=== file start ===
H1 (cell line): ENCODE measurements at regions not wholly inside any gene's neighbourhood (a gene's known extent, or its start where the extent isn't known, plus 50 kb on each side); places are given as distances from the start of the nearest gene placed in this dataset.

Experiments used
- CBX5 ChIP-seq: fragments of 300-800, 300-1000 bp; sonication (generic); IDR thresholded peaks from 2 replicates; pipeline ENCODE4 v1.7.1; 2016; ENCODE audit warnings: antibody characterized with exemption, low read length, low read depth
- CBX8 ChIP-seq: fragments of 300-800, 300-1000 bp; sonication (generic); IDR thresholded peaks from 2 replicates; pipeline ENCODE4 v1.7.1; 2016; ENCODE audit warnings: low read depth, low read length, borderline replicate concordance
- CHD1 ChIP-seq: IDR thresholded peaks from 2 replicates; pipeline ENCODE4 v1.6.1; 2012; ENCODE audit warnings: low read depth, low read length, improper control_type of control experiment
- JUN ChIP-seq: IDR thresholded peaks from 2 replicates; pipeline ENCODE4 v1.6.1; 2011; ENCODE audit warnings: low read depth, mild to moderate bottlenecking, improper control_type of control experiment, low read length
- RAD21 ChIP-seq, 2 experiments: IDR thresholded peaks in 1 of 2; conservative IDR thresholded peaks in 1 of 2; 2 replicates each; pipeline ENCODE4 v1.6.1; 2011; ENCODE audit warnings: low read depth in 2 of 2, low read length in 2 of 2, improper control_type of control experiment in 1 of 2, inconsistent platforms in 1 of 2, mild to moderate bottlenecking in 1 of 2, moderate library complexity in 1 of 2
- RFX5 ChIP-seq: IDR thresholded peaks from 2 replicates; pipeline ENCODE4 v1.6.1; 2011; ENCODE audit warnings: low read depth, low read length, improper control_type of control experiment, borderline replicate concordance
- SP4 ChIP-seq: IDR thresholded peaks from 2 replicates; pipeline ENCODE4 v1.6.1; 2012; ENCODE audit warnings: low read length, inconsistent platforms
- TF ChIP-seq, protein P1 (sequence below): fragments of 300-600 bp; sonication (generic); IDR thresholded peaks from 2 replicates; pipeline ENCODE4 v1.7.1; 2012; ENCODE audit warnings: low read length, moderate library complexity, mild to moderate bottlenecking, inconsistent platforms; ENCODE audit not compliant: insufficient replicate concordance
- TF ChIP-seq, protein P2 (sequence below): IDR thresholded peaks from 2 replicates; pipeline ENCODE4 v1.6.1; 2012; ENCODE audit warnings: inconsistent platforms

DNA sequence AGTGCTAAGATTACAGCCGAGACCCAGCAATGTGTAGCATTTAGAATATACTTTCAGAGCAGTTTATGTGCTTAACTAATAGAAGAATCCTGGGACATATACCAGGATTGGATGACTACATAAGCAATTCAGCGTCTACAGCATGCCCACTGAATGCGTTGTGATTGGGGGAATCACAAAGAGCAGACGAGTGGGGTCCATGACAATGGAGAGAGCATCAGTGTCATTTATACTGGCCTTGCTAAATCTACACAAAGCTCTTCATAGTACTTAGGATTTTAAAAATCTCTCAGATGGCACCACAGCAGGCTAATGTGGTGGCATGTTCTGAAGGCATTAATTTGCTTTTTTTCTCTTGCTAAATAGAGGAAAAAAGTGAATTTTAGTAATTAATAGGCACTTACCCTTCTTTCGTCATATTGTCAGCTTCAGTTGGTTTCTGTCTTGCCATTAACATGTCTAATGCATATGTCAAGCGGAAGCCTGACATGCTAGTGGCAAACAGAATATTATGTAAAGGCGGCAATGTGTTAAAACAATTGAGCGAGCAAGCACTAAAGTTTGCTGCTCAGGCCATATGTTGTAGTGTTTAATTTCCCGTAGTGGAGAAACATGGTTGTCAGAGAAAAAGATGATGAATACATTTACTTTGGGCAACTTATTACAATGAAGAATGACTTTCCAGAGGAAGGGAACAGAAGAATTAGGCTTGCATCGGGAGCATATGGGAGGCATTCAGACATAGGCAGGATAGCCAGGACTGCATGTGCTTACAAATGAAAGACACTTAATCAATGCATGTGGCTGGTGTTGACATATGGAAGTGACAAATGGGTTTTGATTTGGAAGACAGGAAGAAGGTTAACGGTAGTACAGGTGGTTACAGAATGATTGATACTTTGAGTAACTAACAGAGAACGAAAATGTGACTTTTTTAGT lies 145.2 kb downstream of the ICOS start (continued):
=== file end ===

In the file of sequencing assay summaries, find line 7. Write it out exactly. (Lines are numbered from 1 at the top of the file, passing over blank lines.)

- RAD21 ChIP-seq, 2 experiments: IDR thresholded peaks in 1 of 2; conservative IDR thresholded peaks in 1 of 2; 2 replicates each; pipeline ENCODE4 v1.6.1; 2011; ENCODE audit warnings: low read depth in 2 of 2, low read length in 2 of 2, improper control_type of control experiment in 1 of 2, inconsistent platforms in 1 of 2, mild to moderate bottlenecking in 1 of 2, moderate library complexity in 1 of 2